A helpful guide of common terms and their definitions used throughout this site.


The use of the term “accountants” in this report refers to chartered accountants, accountants, bookkeepers, tax agents and anyone else who is providing professional services that captures them as an “accounting practice” and reporting entity under the AML/CFT Act.


Anti-money laundering and countering financing of terrorism.

Beneficial owner

The individual(s) who has effective control of a customer or person on whose behalf a transaction is conducted or owns a prescribed threshold of the customer or person on whose behalf a transaction is conducted.


Customer due diligence. Under ‘standard CDD’, a reporting entity is required to identify and verify the identity of a customer, any beneficial owner of a customer, and any person acting on behalf of a customer. Standard CDD requirements are set out in sections 15 to 17 of the Act. See also ‘enhanced CDD’ and ‘simplified CDD’.


A conveyancing practitioner or an incorporated conveyancing firm that is a reporting entity under the AML/CFT Act.


Designated non-financial business or profession. This includes law firms, conveyancing practitioners, incorporated conveyancing firms, accounting practices, real estate agents, and trust and company service providers.

Enhanced CDD

Enhanced customer due diligence. A higher level of CDD, requiring additional measures to be taken. These requirements are set out in sections 22 to 30 of the Act.

Financial Action Task Force

The FATF is an intergovernmental organisation founded in 1989 on the initiative of the G7 to develop policies to combat money laundering. In the wake of the September 11 terror attacks in 2001, its mandate expanded to include terrorism financing.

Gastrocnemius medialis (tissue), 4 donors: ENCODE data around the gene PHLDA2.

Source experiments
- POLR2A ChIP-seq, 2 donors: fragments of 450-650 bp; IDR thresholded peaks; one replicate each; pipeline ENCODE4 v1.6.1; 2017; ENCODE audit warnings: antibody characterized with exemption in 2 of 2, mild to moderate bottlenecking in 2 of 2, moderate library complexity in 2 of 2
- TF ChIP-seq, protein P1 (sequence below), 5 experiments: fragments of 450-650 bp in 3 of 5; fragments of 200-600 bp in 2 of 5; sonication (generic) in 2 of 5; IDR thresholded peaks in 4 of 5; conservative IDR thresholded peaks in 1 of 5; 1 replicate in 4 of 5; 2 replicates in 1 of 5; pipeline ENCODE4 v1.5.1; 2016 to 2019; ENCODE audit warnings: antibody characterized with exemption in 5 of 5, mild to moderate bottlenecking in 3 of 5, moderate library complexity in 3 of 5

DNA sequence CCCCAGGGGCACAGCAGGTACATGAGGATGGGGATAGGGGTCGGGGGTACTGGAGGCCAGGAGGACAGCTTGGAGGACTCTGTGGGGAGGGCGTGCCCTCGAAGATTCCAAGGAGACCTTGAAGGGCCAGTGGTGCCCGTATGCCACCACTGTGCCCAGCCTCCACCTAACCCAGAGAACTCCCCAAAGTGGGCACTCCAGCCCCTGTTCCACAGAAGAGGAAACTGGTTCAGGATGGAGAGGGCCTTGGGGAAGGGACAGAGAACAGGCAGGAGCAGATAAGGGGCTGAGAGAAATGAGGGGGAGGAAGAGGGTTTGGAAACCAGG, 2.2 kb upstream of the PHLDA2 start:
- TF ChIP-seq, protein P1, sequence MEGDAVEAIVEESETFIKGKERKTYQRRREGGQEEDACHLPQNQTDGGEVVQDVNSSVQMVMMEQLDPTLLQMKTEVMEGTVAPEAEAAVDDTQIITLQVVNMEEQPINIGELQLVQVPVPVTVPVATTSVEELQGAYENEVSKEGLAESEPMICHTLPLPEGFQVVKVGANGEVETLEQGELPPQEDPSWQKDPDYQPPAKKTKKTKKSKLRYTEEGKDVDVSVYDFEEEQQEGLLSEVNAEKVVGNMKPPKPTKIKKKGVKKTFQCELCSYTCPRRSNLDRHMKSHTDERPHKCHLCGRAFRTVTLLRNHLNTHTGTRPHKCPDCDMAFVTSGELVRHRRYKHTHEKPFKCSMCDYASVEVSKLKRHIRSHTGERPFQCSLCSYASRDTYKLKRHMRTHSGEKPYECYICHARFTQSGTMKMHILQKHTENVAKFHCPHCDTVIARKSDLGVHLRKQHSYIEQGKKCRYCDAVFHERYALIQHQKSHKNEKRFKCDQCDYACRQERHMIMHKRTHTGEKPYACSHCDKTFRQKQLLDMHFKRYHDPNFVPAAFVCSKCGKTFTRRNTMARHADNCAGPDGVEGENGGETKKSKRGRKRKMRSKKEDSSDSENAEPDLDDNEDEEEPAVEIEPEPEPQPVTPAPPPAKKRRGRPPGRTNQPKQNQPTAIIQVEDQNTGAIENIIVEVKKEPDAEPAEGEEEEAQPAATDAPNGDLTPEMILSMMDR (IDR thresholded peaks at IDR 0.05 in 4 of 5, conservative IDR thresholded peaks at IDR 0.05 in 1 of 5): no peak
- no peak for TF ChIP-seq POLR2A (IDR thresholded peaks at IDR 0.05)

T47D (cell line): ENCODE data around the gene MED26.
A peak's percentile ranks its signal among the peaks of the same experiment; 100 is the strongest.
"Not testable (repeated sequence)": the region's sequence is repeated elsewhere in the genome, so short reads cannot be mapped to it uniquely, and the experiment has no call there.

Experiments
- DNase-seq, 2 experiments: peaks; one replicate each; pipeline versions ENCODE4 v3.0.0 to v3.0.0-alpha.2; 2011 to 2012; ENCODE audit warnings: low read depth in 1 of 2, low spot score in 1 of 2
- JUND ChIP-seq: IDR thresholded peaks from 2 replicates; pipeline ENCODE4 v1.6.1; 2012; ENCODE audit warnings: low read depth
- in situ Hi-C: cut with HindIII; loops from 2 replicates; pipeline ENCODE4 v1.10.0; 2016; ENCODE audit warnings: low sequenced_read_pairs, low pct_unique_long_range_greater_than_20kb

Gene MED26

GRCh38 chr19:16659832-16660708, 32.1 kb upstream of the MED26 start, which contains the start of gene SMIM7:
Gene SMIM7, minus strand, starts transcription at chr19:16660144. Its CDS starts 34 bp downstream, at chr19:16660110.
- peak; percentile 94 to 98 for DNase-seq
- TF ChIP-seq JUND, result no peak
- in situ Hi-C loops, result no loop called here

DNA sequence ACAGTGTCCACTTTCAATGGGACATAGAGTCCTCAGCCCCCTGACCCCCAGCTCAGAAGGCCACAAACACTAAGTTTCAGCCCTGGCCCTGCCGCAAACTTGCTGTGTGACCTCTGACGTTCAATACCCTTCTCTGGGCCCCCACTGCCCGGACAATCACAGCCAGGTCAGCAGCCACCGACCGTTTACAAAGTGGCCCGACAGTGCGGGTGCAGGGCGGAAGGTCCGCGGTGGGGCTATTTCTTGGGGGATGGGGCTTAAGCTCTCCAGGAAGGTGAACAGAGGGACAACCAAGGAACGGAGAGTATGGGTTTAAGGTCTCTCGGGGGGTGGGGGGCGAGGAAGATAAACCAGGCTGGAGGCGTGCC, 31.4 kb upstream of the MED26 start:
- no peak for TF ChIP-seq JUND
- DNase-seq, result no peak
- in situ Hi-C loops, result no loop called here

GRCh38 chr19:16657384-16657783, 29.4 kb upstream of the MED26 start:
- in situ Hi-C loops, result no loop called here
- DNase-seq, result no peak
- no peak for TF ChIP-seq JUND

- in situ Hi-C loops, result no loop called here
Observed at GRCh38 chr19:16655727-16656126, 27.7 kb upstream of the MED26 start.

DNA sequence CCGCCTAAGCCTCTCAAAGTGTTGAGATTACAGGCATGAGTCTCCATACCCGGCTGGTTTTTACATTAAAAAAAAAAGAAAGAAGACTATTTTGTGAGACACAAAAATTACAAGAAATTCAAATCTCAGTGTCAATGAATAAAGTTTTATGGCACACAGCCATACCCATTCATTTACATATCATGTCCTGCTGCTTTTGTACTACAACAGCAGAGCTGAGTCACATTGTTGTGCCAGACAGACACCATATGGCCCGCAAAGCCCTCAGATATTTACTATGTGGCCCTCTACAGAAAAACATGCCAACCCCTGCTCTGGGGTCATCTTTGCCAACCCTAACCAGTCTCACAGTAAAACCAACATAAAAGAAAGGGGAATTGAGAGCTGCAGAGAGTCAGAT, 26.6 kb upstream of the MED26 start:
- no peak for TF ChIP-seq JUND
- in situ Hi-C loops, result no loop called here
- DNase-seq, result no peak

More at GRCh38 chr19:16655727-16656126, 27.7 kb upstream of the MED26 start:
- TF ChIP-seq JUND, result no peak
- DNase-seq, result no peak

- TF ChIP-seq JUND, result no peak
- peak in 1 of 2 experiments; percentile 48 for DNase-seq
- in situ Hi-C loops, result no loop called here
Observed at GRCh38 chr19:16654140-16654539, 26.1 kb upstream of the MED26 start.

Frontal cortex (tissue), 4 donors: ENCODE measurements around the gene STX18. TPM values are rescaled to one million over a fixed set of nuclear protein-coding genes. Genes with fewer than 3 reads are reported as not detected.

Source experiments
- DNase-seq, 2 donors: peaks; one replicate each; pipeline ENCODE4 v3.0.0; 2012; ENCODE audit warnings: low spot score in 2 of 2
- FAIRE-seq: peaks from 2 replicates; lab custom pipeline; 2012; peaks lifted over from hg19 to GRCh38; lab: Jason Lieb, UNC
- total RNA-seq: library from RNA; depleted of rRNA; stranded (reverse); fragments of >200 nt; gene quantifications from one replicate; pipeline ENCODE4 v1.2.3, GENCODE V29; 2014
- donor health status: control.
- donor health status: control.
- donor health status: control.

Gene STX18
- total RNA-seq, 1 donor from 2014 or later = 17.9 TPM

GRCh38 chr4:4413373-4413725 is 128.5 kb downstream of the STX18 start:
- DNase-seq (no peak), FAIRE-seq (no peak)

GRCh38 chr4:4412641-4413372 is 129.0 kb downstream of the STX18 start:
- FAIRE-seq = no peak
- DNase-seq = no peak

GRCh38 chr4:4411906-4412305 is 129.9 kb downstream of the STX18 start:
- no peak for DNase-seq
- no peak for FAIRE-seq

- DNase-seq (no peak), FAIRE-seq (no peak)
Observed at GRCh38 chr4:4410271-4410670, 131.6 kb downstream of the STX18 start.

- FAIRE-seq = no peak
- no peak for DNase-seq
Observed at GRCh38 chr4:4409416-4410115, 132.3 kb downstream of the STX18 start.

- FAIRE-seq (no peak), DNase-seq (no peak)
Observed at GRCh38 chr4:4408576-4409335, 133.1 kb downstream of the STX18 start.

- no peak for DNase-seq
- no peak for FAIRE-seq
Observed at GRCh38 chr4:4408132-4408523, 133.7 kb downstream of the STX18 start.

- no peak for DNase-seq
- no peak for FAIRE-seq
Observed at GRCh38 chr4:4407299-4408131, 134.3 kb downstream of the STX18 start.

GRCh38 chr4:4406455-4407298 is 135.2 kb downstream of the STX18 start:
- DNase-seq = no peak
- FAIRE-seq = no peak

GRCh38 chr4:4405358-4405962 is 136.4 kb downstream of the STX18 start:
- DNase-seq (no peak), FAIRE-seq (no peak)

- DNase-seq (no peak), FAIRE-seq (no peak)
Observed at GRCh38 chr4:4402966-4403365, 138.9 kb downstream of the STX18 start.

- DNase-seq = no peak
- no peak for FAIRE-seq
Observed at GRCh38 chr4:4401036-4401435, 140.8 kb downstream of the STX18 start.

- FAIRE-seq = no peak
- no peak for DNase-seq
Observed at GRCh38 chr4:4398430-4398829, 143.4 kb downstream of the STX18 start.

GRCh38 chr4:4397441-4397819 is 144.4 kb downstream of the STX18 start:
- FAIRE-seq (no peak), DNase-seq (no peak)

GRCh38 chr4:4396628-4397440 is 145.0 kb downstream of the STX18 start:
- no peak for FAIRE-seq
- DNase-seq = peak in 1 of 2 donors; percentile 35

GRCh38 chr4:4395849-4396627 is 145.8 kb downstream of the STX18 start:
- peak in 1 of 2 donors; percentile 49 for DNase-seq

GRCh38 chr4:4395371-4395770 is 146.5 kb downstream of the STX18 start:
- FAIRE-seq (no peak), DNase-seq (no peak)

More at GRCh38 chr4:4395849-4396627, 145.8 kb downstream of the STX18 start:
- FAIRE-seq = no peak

FATF is now the international standard setter for countering the financing of terrorism and anti-money laundering. Over 200 jurisdictions around the world have committed to the FATF’s recommendations. New Zealand has been a member since 1991.


The Financial Intelligence Unit of the New Zealand Police.


An online tool that allows the rapid and secure exchange of information between a reporting entity and the FIU report suspicious activity and prescribed transactions.


High-value dealer. A person who is in trade and, in the ordinary course of business, buys or sells one or more articles (including precious metals and stones, jewellery, watches and cars) specified in section 5 of the Act by way of a cash transaction or a series of related cash transactions (of NZ$10,000 or more).


Amended Identity Verification Code of Practice 2013. The suggested best practice for verifying a customer’s name and date of birth. The Amended Identity Verification Code of Practice 2013 covers identity verification, document certification and electronic identity verification.

Law Firm

A barrister or a barrister and solicitor who is practising on the barrister’s or a barrister and solicitor’s own account in sole practice; or, two or more barrister and solicitors practising law in partnership, (i.e. a partnership); or, an incorporated law firm that is a reporting entity under the AML/CFT Act.

Mutual Evaluation (ME)